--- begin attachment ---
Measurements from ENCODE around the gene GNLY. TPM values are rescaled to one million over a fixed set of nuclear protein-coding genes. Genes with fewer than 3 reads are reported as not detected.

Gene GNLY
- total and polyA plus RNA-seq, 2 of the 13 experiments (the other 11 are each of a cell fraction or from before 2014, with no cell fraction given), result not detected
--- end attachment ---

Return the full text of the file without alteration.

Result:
Measurements from ENCODE around the gene GNLY. TPM values are rescaled to one million over a fixed set of nuclear protein-coding genes. Genes with fewer than 3 reads are reported as not detected.

Gene GNLY
- total and polyA plus RNA-seq, 2 of the 13 experiments (the other 11 are each of a cell fraction or from before 2014, with no cell fraction given), result not detected